These assumptions hold for many of the world's languages, includingDutch, English, Finnish, Greek, Hebrew, Hindi, Mongolian, Swahili,Turkish, and Zulu, but there are many languages out there for whichthey don't.

Case in point: In French and Brazilian Portuguese (but notinternational Portuguese, interestingly enough), the singular form isused in conjunction with 0 (e.g., "0 maison", not "0 maisons"),breaking assumption 2. In Polish, there are three grammaticalnumbers:

  • Singular: n = 1
  • Paucal: n = 2--4, 22--24, 32--34, 42--44, ...
  • Plural: n = 0, 5--21, 25--31, 35--41, ...

For example, the Polish word dom ("house") has the paucal formdomy and the plural form domуw. The table below shows therendition of "n house(s)" in English, French, and Polish fordifferent values of n.

English French Polish
0 houses 0 maison 0 domуw
1 house 1 maison 1 dom
2 houses 2 maisons 2 domy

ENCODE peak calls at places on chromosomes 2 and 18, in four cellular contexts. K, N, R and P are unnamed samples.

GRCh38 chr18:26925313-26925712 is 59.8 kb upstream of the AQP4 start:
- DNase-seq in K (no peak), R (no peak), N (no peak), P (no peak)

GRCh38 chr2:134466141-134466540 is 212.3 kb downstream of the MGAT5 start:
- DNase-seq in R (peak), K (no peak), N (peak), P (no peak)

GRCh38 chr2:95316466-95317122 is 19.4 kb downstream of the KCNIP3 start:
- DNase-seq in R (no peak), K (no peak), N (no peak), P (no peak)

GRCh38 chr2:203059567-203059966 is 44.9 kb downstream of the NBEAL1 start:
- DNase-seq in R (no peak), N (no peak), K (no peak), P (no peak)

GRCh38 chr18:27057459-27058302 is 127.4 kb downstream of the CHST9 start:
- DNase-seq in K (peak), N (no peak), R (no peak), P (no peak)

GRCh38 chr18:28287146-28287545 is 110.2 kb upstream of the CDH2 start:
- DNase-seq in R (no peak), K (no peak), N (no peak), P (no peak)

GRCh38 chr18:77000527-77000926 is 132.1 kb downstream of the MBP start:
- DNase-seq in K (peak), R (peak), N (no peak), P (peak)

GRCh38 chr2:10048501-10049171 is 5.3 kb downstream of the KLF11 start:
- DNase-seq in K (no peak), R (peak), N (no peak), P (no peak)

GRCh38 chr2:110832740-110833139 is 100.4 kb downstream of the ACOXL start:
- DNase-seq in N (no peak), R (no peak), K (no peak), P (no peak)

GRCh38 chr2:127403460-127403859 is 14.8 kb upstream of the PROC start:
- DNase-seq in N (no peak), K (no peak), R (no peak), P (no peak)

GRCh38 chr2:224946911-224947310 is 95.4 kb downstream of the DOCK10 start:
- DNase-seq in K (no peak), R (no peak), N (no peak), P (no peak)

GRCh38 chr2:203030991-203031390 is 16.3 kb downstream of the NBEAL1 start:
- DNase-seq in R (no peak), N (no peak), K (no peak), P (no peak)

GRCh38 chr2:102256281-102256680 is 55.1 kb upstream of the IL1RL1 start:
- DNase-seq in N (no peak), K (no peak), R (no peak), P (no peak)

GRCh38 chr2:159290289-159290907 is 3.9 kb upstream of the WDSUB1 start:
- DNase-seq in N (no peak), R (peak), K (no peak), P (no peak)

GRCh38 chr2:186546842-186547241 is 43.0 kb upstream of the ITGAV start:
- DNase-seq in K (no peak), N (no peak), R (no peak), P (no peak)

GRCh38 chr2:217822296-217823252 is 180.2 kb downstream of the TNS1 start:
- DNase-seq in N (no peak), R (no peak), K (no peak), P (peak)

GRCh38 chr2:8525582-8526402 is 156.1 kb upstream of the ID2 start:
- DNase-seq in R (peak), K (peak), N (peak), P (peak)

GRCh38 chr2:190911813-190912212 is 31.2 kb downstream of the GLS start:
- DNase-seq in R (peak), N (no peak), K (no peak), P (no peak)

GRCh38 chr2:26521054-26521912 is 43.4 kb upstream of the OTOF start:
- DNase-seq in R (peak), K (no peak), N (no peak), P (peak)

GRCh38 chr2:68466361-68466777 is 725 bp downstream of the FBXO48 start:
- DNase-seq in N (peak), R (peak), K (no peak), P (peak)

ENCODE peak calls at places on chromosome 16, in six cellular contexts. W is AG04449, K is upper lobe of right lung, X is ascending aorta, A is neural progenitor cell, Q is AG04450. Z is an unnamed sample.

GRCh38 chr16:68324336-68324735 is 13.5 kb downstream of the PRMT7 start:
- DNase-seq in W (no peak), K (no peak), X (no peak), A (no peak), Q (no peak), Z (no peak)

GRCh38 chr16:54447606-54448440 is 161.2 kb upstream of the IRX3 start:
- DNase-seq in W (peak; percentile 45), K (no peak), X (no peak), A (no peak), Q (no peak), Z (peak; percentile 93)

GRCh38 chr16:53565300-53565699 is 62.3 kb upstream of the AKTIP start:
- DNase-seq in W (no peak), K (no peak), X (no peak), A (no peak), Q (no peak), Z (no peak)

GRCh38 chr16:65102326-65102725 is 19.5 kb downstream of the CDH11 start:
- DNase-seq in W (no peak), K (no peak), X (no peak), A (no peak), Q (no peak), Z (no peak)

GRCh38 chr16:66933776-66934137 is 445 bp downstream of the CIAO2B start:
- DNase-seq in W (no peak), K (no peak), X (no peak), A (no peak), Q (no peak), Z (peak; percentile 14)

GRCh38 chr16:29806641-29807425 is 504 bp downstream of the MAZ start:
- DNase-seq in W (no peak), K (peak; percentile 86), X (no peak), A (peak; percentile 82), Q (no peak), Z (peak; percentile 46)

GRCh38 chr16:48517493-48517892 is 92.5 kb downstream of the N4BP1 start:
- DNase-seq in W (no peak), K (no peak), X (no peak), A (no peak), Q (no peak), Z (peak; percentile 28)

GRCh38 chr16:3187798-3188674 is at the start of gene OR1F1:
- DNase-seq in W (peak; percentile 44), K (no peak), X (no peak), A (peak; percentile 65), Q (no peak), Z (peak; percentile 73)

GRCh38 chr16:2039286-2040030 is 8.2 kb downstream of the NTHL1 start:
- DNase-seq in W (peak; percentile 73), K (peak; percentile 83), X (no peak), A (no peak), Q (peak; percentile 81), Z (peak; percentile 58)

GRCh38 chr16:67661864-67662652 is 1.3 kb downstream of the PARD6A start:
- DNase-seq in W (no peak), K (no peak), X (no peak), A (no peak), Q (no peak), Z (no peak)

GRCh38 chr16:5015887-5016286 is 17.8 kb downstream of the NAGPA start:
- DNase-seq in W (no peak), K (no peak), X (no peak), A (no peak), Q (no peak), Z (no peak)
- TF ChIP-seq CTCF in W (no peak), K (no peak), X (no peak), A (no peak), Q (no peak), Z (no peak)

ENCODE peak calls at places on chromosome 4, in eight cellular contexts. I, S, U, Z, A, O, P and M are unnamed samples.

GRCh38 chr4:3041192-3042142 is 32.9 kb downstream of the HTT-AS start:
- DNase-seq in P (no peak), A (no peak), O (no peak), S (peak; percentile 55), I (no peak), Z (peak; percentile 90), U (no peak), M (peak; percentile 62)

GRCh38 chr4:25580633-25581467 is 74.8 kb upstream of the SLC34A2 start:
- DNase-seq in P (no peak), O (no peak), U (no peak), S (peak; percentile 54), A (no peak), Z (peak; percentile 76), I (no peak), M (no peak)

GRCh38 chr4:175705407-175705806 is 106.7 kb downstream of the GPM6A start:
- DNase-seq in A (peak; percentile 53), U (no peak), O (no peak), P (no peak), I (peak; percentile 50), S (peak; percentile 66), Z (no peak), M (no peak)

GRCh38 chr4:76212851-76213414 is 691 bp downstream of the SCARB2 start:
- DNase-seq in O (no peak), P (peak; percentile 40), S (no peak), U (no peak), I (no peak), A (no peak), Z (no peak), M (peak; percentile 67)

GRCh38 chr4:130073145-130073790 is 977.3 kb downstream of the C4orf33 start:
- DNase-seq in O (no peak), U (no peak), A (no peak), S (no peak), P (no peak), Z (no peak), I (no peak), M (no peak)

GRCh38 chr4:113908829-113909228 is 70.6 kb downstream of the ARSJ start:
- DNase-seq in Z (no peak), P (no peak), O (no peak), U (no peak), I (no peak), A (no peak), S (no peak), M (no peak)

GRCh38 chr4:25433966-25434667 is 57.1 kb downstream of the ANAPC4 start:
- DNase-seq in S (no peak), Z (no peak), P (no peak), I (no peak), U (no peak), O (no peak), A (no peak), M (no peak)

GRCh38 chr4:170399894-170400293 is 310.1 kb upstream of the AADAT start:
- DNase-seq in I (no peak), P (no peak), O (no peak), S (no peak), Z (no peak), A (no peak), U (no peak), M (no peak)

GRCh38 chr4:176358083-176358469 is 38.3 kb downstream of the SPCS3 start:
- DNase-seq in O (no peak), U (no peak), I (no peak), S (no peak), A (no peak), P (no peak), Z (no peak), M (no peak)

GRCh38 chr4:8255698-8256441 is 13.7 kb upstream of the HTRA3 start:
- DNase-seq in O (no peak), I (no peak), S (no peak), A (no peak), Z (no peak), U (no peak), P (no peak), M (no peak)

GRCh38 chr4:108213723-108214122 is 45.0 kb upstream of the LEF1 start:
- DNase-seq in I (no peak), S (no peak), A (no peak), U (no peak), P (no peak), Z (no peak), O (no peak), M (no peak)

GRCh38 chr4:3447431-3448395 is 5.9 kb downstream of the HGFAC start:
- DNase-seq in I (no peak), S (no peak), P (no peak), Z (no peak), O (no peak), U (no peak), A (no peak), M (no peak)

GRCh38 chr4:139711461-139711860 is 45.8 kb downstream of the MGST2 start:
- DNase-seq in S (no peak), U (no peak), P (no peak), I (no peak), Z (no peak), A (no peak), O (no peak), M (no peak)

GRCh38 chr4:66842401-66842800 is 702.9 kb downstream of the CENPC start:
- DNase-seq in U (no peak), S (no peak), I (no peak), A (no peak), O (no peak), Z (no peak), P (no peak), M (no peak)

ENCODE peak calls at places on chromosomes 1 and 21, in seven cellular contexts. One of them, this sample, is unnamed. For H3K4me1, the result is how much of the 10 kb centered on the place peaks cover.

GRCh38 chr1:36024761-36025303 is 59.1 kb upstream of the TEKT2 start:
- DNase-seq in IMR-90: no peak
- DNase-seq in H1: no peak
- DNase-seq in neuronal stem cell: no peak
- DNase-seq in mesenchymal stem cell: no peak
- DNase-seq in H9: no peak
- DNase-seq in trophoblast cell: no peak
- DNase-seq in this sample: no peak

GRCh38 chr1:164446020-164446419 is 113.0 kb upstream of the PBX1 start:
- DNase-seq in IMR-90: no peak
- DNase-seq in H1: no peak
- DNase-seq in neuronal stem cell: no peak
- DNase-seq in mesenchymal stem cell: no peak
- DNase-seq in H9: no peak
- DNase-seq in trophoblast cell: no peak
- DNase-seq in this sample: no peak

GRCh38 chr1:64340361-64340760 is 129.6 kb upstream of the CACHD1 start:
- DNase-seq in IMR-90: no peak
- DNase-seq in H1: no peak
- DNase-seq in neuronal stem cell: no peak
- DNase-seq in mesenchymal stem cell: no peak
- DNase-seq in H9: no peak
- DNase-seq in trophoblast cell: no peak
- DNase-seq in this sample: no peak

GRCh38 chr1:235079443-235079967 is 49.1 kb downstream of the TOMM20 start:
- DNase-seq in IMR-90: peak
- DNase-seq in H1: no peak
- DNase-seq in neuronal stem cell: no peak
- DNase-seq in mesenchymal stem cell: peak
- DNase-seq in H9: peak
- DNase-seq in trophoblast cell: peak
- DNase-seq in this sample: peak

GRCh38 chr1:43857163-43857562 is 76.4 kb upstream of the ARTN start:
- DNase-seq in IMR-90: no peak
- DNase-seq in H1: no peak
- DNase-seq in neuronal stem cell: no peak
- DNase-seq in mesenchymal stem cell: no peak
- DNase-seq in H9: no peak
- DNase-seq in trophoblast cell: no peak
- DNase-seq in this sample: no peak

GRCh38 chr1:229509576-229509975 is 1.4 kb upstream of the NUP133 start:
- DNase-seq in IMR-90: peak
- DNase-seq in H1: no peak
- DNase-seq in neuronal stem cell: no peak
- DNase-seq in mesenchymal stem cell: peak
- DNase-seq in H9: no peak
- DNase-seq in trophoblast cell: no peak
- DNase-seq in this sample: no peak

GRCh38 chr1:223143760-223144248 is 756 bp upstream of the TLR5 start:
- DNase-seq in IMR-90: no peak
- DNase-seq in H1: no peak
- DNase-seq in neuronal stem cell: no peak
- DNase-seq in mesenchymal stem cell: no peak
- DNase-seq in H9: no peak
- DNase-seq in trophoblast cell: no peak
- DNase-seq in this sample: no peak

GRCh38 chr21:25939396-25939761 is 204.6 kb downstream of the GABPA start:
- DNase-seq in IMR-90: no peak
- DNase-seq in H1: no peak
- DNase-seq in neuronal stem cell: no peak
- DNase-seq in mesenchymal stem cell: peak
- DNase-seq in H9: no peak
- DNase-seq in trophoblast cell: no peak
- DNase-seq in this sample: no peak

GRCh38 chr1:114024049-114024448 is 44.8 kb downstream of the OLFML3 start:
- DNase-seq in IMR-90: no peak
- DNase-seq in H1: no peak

3 houses 3 maisons 3 domy
4 houses 4 maisons 4 domy
5 houses 5 maisons 5 domуw
21 houses 21 maisons 21 domуw
22 houses 22 maisons 22 domy
24 houses 24 maisons 24 domy
30 houses 30 maisons 30 domуw

Other languages have other rules:

  • Latvian has a specific grammatical number, the nullar, forthe "n = 0" case.
  • Dhivehi, Inuktitut, Irish, Maori, and a few other languageshave a dual form for the "n = 2" case.
  • Czech, Slovak, Lithuanian, and Macedonian have a dual, but they useit according to more complex rules.
  • Slovenian has a trial in addition to the singular, dual, and pluralforms.
  • Romanian handles the "n >= 20" case differently fromthe "n < 20" case.
  • Arabic has six different forms, depending on the value of n.
  • Chinese, Japanese, Korean, and many other languages don't distinguishbetween the singular and the plural.